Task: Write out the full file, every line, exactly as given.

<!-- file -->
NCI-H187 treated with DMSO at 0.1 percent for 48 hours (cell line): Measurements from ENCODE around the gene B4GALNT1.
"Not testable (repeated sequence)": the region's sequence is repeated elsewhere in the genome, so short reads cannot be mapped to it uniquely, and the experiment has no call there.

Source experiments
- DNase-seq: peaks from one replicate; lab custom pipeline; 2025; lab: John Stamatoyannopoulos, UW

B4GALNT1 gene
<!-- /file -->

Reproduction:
NCI-H187 treated with DMSO at 0.1 percent for 48 hours (cell line): Measurements from ENCODE around the gene B4GALNT1.
"Not testable (repeated sequence)": the region's sequence is repeated elsewhere in the genome, so short reads cannot be mapped to it uniquely, and the experiment has no call there.

Source experiments
- DNase-seq: peaks from one replicate; lab custom pipeline; 2025; lab: John Stamatoyannopoulos, UW

B4GALNT1 gene